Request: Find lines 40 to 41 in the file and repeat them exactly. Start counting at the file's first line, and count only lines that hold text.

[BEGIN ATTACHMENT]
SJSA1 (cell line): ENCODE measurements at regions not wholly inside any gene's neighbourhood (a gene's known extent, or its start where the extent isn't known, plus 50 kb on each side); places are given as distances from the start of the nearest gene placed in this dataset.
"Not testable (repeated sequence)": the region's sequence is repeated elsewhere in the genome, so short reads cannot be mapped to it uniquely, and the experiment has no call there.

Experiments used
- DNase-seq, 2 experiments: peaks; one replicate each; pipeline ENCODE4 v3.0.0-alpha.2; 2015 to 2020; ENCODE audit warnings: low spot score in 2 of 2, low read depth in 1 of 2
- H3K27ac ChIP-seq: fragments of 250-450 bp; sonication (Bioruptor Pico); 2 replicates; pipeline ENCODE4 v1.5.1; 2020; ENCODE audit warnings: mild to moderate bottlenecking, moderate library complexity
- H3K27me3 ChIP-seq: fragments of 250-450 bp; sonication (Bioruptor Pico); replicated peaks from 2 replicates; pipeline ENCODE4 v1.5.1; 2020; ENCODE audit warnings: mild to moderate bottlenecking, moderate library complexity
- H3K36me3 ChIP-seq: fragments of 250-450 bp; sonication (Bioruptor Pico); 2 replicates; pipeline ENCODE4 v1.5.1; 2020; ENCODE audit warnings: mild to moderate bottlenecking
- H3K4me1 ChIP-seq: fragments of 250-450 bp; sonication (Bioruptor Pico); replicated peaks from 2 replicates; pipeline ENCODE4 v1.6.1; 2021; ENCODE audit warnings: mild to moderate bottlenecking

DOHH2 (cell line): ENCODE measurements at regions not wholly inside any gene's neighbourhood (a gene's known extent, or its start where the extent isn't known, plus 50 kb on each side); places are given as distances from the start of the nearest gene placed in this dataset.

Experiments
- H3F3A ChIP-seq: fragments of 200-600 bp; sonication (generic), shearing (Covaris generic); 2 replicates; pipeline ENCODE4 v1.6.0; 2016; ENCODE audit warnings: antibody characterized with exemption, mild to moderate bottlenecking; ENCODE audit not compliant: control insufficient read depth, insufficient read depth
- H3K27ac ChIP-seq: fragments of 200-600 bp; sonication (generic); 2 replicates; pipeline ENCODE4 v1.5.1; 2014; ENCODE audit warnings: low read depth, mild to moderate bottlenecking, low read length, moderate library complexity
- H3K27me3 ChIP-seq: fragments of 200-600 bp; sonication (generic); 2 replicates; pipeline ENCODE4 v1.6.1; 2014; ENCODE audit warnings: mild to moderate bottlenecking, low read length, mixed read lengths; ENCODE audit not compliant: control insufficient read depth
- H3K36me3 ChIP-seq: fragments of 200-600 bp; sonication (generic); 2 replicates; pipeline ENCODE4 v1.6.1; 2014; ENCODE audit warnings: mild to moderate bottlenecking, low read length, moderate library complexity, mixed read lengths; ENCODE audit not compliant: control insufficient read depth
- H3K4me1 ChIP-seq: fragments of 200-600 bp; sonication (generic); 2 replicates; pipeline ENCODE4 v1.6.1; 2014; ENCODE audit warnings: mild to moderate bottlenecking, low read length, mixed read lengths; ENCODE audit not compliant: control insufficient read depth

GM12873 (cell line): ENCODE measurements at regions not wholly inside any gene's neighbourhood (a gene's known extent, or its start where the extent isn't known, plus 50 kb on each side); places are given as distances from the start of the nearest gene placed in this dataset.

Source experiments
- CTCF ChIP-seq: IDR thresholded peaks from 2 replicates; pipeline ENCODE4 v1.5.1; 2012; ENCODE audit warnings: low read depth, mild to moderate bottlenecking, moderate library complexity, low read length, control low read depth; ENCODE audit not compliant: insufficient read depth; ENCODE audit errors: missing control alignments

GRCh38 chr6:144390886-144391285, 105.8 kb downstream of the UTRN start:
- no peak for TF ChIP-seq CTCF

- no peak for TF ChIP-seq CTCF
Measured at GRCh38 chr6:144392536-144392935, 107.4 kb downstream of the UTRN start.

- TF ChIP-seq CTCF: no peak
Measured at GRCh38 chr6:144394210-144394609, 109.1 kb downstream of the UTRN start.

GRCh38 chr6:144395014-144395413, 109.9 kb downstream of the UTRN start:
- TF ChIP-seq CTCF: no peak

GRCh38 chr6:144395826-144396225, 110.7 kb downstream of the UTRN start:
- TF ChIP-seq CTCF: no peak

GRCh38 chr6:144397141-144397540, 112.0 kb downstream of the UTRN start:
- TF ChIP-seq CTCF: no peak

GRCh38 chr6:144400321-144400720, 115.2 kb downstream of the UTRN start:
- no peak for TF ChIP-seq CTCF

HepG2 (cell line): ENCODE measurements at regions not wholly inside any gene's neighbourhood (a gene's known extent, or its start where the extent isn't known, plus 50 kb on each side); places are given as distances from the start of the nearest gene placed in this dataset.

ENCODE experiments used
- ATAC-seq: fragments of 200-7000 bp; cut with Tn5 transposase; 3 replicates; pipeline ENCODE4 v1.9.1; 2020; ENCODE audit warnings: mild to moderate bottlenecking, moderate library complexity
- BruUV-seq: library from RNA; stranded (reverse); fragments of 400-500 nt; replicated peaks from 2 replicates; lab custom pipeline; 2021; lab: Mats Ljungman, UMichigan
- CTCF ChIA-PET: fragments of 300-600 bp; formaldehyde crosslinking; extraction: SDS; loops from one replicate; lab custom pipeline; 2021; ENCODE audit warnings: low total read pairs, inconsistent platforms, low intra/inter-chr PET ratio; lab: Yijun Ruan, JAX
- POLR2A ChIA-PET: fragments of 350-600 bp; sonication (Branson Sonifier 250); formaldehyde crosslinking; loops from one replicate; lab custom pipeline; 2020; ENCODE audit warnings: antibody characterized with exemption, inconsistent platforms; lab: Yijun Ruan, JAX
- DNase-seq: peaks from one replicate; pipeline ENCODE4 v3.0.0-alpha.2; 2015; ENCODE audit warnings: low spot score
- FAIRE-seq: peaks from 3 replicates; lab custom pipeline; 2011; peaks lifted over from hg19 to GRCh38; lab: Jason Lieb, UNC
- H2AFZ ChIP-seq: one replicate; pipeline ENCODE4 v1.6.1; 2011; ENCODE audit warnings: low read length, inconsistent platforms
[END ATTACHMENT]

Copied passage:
- FAIRE-seq: peaks from 3 replicates; lab custom pipeline; 2011; peaks lifted over from hg19 to GRCh38; lab: Jason Lieb, UNC
- H2AFZ ChIP-seq: one replicate; pipeline ENCODE4 v1.6.1; 2011; ENCODE audit warnings: low read length, inconsistent platforms